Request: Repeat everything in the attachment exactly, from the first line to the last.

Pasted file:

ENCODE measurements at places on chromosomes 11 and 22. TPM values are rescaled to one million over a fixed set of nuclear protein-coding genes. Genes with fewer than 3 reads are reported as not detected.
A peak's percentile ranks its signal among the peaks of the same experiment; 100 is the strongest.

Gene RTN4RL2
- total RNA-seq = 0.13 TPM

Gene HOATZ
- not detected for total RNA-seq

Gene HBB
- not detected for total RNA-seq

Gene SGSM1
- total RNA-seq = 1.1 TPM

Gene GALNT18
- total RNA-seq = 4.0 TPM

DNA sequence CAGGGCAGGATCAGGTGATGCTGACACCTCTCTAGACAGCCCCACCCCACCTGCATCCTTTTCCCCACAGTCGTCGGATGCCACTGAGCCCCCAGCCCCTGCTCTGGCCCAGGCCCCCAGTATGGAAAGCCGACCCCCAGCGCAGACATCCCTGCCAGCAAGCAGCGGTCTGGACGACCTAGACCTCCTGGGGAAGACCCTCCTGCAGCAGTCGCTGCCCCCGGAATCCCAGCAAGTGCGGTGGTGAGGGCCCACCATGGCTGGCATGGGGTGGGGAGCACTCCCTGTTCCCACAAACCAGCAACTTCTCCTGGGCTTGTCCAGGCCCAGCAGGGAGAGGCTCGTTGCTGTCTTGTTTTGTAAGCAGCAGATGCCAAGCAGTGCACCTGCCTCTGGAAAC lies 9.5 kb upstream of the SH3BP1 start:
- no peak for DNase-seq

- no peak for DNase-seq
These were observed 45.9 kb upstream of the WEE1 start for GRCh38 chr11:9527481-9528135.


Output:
ENCODE measurements at places on chromosomes 11 and 22. TPM values are rescaled to one million over a fixed set of nuclear protein-coding genes. Genes with fewer than 3 reads are reported as not detected.
A peak's percentile ranks its signal among the peaks of the same experiment; 100 is the strongest.

Gene RTN4RL2
- total RNA-seq = 0.13 TPM

Gene HOATZ
- not detected for total RNA-seq

Gene HBB
- not detected for total RNA-seq

Gene SGSM1
- total RNA-seq = 1.1 TPM

Gene GALNT18
- total RNA-seq = 4.0 TPM

DNA sequence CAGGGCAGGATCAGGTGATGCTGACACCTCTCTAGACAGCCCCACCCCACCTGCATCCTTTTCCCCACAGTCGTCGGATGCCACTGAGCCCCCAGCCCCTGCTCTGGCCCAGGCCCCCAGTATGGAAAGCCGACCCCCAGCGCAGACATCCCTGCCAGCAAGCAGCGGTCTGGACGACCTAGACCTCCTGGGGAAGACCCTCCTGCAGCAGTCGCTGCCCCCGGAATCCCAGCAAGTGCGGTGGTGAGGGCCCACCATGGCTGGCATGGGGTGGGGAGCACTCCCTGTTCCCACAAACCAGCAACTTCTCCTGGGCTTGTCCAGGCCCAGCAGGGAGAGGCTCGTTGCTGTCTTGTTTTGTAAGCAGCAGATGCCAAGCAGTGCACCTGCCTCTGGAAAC lies 9.5 kb upstream of the SH3BP1 start:
- no peak for DNase-seq

- no peak for DNase-seq
These were observed 45.9 kb upstream of the WEE1 start for GRCh38 chr11:9527481-9528135.